As some of you may know, I am in the planning stages of returning to school. I am hoping to start a graduate program in Biology within the next few years to study molecular ecology, evolution, and population genetics. I have already met with a potential graduate advisor and he has suggested that I find a species that interests me before I begin classes and research. After a few weeks of research and exploration, I believe that I have identified such a species.
The Bumblebee Wolf, formally known as Philanthus bicinctus, is a large digging wasp that lives in coarse sandy and gravel soils near the Rocky Mountains. I find it interesting for a few reasons. First, it typically nests in large aggregations. This means that although the species is solitary, the females nest close together. This will make finding large numbers relatively easy IF one can find the nesting aggregations. More on this in a bit. Second, these wasps seem to have a very particular soil preference. This has the potential for forcing population isolation, which, coupled with other abiotic factors, may manifest itself in differences between nesting aggregate populations. Third, as their common name suggests, they provision their nests with Bumblebees. As somebody very interested in Biodiversity, digging wasps can be seen as an invaluable part of a collector’s toolkit. As anybody who has used wasps for monitoring populations of other arthropods (spiders, caterpillars, beetles), it is obvious that these creatures are much better at finding insects than we are! Jean-Henri Fabre marveled that Cerceris tuberculata, a Mediterranean digging wasp that provisions its nest with Weevils, was able to find its prey when he himself had not seen a single one in any of his observations! I have recently become very interesting in Bumblebees and if this wasp can make my life a little easier, I will welcome its assistance.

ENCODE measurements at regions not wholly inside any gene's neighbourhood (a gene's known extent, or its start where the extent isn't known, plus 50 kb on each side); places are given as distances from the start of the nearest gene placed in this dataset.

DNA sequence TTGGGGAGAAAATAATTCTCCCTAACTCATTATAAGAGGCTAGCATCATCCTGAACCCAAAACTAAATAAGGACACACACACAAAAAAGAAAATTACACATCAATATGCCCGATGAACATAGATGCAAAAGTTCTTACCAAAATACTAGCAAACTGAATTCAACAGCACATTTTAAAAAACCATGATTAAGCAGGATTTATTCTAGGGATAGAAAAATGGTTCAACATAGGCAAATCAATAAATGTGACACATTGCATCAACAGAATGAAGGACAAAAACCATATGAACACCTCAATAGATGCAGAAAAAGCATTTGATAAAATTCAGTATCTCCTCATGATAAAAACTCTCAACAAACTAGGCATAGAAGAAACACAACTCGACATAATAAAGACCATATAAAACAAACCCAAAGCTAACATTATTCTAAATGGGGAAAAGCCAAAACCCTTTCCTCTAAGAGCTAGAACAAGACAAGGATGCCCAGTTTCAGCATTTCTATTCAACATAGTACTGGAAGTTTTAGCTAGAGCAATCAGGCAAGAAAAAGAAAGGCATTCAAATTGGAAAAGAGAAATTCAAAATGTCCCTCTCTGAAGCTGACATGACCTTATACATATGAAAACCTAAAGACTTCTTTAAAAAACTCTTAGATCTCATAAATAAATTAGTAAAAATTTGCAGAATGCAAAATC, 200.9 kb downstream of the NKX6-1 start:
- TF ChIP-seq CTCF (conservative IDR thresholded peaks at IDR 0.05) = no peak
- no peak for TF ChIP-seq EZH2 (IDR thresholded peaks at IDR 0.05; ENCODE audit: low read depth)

The most difficult part of this project will be locating the nesting aggregates. Howard Ensign Evans noted that some sites can persist for up to at least thirty years. Evans and O’Neill also wrote about four nesting sites that I am hoping are still in existence. The first is just south of the southern entrance of Yellowstone National Park. The second is near the southeast coast of Jackson Lake, WY. The third is near Chimney Rock, CO and the last is near Great Sand Dunes. It is likely that these populations are not in the exact location as they were during the studies conducted in the 1960s through the 1980s, but it is very probable that they are close by. I plan on taking a trip next summer (2018) in an attempt to find these nesting sites. When I find the nesting sites, I will take a few samples and excavate a few nests and hopefully find something worth studying that has not already been explored by Evans, O’Neill, Armitage, or Gwynne, the researchers who studies these populations before me.
At a minimum, I will get to see some beautiful parts of the country that I have not been fortunate enough to visit. At best, I find a species of digging wasps that I can continue to study through my graduate training. Not many people are studying digging wasps anymore and I’m hoping to change this.